CSTO on verge of serious change

Alexander Lukashenko, who chairs the organisation at present, has a package of documents which he hopes to see adopted on December 20th in Moscow, making the CSTO a capable and mobile military-political block

By Igor Slavinsky

During the year of Minsk presiding over the Collective Security Treaty Organisation (CSTO), General Secretary Nikolai Bordyuzha visited Minsk for the ninth time, showing that serious reform is on the cards. There is no alternative, as economic integration is hardly possible without a reliable military-political screen — as world practise shows. The European Union and NATO work closely while, within the post-Soviet space, the Single Economic Space is due to launch very soon. The idea of a Eurasian Union is in the air but working mechanisms for security provision are needed.

On meeting Mr. Lukashenko in Minsk, Mr. Bordyuzha noted how resultful the past year has been for the organisation, expressing his admiration for Belarus’ chairmanship. In fairness, recent events have inspired the Eurasian alliance to act. Bloody events in Kyrgyzstan, towards which the allies remained almost indifferent, brought issues to a head, as the charter documents envisage responsibility for incidents of this kind.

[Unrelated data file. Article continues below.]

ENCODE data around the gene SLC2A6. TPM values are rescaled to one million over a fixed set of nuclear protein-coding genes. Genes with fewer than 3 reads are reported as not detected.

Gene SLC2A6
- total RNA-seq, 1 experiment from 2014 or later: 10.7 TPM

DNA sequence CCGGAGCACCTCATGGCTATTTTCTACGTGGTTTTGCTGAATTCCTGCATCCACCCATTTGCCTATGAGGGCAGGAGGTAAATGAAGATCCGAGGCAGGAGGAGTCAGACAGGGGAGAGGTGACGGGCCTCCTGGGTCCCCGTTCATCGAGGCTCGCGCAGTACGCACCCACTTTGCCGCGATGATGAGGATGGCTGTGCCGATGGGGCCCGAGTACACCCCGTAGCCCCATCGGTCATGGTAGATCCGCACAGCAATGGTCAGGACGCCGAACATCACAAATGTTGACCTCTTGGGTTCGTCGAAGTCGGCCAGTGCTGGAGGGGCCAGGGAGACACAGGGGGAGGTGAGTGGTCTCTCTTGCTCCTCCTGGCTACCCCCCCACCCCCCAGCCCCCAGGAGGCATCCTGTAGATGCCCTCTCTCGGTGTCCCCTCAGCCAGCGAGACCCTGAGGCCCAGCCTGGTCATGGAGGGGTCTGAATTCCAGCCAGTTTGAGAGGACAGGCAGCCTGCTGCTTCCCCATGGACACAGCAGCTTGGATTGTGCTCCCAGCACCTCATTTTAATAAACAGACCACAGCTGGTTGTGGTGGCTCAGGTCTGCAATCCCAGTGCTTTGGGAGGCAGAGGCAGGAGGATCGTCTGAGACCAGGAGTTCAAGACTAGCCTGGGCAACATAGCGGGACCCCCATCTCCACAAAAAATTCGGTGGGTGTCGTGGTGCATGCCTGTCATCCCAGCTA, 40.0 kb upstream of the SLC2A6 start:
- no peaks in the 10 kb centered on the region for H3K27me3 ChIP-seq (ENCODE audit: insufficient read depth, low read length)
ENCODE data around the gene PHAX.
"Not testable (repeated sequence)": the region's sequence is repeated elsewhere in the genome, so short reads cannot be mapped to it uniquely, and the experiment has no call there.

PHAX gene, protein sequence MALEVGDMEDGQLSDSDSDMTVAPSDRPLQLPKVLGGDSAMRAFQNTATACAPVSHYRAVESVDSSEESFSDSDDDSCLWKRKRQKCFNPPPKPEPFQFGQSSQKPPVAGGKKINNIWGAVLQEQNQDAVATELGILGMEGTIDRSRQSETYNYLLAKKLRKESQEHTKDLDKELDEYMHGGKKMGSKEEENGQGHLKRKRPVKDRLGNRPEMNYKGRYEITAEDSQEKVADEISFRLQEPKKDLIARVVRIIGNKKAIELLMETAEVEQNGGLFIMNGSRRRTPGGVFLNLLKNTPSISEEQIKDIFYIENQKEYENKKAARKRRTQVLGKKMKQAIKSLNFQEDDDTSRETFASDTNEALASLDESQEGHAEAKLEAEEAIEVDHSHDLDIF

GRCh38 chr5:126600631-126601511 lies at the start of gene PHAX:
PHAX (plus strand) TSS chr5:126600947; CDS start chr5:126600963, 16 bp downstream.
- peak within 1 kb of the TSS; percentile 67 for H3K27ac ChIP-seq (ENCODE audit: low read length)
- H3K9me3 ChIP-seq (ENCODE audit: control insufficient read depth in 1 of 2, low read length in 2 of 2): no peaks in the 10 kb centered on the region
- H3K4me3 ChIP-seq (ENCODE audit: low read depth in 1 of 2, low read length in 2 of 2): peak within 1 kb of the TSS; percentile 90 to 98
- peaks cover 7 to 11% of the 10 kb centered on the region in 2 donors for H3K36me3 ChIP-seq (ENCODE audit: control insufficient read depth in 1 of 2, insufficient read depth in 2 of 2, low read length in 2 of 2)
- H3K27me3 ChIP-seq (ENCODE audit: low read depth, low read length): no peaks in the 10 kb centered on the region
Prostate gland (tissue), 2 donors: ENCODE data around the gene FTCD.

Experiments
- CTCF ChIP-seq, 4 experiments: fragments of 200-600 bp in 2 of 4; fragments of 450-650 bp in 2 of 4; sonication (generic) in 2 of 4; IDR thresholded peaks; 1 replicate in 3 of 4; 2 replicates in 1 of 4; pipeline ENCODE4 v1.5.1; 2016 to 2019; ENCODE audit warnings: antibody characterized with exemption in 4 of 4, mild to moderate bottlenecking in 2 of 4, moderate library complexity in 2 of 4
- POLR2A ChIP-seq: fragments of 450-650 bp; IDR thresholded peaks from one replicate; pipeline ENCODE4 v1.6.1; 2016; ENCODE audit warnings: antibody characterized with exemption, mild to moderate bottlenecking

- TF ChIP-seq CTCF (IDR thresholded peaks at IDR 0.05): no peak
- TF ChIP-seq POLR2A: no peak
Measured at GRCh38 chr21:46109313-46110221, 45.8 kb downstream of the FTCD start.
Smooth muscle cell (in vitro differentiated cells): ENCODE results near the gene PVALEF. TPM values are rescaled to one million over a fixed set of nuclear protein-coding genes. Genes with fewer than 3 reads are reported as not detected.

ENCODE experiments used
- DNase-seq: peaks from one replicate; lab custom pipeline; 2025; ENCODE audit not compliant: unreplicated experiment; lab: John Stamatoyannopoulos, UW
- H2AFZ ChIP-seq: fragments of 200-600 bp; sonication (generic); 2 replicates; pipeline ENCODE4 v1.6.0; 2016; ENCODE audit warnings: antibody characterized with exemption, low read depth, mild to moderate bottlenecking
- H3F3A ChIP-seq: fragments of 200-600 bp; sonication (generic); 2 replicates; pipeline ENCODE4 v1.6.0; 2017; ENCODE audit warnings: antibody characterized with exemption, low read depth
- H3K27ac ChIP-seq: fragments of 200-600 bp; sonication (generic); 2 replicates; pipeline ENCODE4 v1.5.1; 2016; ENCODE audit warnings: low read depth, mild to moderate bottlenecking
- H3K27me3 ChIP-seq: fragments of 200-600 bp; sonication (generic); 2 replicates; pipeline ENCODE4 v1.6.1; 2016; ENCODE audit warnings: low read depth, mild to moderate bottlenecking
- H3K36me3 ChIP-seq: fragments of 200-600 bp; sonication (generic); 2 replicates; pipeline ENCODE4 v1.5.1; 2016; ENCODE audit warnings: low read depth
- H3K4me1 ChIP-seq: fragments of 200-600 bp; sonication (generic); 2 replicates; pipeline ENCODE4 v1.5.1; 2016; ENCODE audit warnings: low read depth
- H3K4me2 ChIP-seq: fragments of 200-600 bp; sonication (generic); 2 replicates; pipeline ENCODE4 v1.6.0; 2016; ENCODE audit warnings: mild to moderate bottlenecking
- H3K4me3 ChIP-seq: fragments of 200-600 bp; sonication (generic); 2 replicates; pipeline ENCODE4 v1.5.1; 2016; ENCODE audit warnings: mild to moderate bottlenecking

The young military-political block needs to enhance its efficiency, while increasing its authority within the international arena. To achieve this, Belarus is proposing to join the UN’s peace keeping forces. All legal aspects have been settled and talks with Ban Ki-moon have been conducted. The global organisation is keen to receive this support, as CSTO member states boast quite strong ‘muscles’. CSTO foreign ministers recently met at a session of the Ministerial Council of the Organisation for Security and Co-operation in Europe (OSCE) in Vilnius — sharing almost the same views.

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